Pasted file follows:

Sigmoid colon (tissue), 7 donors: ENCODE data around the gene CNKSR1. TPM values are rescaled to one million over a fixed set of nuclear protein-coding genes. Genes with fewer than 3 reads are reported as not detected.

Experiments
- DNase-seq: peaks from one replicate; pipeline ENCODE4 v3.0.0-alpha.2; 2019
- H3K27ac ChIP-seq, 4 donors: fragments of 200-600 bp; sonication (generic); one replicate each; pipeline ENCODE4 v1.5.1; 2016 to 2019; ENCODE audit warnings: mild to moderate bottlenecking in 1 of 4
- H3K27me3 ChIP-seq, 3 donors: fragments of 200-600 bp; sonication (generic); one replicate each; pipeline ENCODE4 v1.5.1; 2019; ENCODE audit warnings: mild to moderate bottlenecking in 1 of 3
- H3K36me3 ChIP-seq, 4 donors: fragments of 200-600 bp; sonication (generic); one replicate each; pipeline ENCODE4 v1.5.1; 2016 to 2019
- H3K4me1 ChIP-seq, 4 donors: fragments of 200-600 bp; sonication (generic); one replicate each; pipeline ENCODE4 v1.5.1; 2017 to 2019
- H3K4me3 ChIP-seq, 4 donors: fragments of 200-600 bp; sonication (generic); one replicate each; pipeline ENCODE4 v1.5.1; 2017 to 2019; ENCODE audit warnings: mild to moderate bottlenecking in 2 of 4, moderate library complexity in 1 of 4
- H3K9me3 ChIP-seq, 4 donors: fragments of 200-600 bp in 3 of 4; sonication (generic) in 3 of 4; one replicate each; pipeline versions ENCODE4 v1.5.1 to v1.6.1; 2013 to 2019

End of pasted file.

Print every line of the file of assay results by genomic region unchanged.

Sigmoid colon (tissue), 7 donors: ENCODE data around the gene CNKSR1. TPM values are rescaled to one million over a fixed set of nuclear protein-coding genes. Genes with fewer than 3 reads are reported as not detected.

Experiments
- DNase-seq: peaks from one replicate; pipeline ENCODE4 v3.0.0-alpha.2; 2019
- H3K27ac ChIP-seq, 4 donors: fragments of 200-600 bp; sonication (generic); one replicate each; pipeline ENCODE4 v1.5.1; 2016 to 2019; ENCODE audit warnings: mild to moderate bottlenecking in 1 of 4
- H3K27me3 ChIP-seq, 3 donors: fragments of 200-600 bp; sonication (generic); one replicate each; pipeline ENCODE4 v1.5.1; 2019; ENCODE audit warnings: mild to moderate bottlenecking in 1 of 3
- H3K36me3 ChIP-seq, 4 donors: fragments of 200-600 bp; sonication (generic); one replicate each; pipeline ENCODE4 v1.5.1; 2016 to 2019
- H3K4me1 ChIP-seq, 4 donors: fragments of 200-600 bp; sonication (generic); one replicate each; pipeline ENCODE4 v1.5.1; 2017 to 2019
- H3K4me3 ChIP-seq, 4 donors: fragments of 200-600 bp; sonication (generic); one replicate each; pipeline ENCODE4 v1.5.1; 2017 to 2019; ENCODE audit warnings: mild to moderate bottlenecking in 2 of 4, moderate library complexity in 1 of 4
- H3K9me3 ChIP-seq, 4 donors: fragments of 200-600 bp in 3 of 4; sonication (generic) in 3 of 4; one replicate each; pipeline versions ENCODE4 v1.5.1 to v1.6.1; 2013 to 2019